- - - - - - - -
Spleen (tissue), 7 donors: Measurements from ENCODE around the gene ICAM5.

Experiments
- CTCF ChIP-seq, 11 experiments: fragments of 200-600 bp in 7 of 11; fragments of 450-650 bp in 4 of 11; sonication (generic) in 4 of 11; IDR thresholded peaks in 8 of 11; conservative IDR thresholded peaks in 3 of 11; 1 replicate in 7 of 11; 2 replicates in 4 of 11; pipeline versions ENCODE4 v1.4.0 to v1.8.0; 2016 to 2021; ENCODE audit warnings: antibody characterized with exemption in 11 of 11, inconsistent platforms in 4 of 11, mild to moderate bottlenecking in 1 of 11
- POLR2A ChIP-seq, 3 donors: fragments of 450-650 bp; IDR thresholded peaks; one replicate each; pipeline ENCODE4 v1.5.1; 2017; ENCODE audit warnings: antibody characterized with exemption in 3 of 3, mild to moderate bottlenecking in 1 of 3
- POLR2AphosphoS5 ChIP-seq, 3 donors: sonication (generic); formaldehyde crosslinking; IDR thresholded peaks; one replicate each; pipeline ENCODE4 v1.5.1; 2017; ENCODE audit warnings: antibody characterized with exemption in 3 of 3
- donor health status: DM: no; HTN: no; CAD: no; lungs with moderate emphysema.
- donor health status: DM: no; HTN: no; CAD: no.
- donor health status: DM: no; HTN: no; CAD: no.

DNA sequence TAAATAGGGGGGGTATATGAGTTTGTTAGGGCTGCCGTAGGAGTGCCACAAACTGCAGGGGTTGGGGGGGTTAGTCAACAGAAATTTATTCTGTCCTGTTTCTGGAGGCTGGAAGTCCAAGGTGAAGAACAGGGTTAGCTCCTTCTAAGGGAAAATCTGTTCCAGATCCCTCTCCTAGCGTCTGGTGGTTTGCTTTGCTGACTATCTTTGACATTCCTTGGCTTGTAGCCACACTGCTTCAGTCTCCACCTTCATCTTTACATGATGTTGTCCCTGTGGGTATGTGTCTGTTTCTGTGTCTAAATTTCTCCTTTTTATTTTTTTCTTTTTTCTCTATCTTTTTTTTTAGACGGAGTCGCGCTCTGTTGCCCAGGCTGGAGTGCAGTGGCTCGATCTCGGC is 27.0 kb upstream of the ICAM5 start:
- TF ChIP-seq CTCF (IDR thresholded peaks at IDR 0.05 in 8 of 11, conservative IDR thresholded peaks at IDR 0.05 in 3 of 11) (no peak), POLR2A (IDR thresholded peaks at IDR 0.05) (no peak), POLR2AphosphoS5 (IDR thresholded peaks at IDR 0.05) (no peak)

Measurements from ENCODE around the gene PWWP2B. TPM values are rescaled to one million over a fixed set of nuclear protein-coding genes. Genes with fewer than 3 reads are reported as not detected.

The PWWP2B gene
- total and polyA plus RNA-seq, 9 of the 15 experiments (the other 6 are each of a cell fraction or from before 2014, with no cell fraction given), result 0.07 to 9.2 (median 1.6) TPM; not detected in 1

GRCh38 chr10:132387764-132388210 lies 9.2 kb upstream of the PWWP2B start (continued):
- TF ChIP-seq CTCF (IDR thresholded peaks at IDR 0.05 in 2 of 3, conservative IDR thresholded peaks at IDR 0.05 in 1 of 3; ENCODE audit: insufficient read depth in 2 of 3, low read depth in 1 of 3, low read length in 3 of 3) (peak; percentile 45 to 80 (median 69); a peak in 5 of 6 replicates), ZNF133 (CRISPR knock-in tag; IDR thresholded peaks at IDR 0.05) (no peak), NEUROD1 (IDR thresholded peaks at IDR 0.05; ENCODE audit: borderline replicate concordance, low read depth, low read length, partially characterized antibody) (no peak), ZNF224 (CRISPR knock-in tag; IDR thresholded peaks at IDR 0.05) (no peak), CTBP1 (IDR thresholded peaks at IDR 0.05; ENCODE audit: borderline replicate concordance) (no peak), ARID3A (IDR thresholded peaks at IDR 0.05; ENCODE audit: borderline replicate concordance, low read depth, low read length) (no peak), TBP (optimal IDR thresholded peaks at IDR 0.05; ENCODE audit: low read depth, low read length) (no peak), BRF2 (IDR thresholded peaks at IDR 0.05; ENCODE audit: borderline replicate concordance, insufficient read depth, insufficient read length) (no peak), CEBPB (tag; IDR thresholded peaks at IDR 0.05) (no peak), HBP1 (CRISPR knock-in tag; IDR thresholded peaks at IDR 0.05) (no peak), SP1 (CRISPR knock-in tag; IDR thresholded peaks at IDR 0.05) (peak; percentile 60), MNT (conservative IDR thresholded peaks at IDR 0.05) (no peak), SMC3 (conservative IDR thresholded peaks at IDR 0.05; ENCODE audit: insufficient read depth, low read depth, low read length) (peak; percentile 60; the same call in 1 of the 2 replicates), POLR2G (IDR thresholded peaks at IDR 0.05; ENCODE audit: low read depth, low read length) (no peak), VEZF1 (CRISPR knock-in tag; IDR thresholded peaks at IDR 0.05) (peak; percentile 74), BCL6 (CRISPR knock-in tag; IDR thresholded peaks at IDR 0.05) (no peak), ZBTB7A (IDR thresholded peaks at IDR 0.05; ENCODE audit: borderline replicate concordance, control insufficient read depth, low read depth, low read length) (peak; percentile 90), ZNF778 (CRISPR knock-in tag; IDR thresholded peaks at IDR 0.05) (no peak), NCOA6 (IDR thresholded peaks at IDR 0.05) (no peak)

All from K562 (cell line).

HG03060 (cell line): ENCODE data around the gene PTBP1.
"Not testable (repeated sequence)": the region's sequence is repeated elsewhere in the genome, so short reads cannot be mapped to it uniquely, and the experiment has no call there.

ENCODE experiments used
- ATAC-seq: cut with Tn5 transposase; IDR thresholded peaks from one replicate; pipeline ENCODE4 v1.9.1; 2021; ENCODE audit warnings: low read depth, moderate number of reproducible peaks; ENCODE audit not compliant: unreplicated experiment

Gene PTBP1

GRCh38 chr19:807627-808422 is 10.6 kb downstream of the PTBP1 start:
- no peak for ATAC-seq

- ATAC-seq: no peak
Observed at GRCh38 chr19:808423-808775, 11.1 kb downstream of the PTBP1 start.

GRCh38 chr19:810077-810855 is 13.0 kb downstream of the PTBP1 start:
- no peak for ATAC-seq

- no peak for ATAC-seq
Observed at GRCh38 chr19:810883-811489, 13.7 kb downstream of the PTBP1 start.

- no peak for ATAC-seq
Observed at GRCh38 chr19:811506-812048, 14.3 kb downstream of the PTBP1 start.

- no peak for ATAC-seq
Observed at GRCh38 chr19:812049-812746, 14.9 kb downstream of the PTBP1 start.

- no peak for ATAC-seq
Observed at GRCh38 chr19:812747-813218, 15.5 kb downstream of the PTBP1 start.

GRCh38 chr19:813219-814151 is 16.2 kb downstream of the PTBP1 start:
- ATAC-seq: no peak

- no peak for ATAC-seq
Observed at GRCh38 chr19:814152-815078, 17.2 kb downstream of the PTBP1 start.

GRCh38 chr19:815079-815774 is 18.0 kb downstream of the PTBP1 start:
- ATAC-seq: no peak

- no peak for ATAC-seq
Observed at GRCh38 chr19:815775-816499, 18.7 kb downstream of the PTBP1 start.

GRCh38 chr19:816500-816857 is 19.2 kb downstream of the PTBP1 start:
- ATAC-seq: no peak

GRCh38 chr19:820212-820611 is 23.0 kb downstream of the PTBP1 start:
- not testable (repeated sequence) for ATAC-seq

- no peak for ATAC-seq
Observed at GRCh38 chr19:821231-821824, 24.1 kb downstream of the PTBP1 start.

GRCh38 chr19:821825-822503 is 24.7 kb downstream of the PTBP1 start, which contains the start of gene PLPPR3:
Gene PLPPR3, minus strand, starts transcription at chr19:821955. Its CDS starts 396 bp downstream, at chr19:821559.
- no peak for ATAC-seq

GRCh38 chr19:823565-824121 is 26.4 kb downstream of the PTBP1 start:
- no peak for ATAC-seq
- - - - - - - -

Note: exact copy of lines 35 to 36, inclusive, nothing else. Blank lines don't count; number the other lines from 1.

Observed at GRCh38 chr19:812747-813218, 15.5 kb downstream of the PTBP1 start.

GRCh38 chr19:813219-814151 is 16.2 kb downstream of the PTBP1 start: